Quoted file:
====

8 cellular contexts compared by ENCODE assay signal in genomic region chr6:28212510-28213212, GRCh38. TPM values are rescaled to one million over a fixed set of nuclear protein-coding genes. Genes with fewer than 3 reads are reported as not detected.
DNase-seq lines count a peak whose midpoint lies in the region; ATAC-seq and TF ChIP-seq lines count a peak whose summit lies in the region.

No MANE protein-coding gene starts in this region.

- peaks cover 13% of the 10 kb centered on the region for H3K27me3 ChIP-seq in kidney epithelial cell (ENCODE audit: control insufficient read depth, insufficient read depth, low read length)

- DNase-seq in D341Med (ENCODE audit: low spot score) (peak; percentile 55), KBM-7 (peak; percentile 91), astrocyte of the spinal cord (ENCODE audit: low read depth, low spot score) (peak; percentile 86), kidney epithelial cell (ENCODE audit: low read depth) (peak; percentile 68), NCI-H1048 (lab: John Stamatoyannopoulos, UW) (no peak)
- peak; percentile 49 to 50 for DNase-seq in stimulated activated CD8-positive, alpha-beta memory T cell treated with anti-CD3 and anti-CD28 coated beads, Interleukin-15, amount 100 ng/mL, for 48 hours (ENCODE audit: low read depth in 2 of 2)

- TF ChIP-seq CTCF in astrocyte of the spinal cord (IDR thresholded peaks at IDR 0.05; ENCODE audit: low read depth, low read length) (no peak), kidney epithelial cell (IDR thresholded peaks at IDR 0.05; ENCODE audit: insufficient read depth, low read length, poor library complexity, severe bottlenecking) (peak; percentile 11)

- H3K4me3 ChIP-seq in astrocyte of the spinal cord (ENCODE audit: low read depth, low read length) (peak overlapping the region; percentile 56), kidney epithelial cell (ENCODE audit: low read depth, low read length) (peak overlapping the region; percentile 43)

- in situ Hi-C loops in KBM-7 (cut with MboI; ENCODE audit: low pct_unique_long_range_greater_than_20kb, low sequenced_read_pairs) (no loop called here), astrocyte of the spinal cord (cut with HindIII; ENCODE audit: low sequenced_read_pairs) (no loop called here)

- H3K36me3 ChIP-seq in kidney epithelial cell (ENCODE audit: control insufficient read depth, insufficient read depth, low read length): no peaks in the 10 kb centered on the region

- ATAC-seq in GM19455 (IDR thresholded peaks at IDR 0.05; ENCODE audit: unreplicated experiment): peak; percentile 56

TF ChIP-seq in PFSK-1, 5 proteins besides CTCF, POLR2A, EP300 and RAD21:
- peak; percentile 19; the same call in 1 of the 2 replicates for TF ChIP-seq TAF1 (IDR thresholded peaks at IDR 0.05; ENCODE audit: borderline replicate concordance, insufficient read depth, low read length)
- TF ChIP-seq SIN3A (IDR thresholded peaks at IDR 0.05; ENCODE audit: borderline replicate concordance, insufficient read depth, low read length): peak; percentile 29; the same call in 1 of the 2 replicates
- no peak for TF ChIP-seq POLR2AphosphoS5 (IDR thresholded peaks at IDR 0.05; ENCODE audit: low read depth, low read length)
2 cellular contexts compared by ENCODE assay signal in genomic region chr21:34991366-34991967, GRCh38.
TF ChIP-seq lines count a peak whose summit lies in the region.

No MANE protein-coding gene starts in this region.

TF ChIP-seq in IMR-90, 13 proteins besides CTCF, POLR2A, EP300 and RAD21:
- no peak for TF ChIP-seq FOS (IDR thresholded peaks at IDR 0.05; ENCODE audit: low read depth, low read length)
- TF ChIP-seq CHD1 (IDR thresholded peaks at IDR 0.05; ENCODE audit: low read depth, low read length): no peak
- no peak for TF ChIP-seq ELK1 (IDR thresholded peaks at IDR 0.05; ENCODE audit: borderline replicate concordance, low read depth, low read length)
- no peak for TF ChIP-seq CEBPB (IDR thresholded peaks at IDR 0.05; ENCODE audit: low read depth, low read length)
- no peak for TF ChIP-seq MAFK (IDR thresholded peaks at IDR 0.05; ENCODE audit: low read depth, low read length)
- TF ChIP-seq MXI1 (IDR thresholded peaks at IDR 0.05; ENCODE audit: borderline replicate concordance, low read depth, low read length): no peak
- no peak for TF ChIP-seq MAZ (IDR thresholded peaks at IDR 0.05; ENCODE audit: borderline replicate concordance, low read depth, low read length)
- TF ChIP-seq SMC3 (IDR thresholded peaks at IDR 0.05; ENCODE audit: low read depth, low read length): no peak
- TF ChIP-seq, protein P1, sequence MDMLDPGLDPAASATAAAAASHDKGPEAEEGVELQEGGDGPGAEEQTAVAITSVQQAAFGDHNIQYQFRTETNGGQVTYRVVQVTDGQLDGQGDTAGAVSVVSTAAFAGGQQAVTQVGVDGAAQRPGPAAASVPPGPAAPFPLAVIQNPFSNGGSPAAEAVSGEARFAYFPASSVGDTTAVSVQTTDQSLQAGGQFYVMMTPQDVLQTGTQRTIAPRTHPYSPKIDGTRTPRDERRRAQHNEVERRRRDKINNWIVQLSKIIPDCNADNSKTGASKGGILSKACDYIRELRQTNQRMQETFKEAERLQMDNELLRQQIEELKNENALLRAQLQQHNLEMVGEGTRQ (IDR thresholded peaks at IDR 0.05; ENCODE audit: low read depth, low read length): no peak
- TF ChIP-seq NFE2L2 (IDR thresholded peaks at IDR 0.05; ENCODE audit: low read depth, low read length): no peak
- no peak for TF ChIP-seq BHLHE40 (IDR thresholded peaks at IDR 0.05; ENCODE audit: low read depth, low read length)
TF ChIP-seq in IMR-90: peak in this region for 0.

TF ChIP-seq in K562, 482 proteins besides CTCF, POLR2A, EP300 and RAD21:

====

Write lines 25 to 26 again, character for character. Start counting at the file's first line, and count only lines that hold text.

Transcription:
- TF ChIP-seq MXI1 (IDR thresholded peaks at IDR 0.05; ENCODE audit: borderline replicate concordance, low read depth, low read length): no peak
- no peak for TF ChIP-seq MAZ (IDR thresholded peaks at IDR 0.05; ENCODE audit: borderline replicate concordance, low read depth, low read length)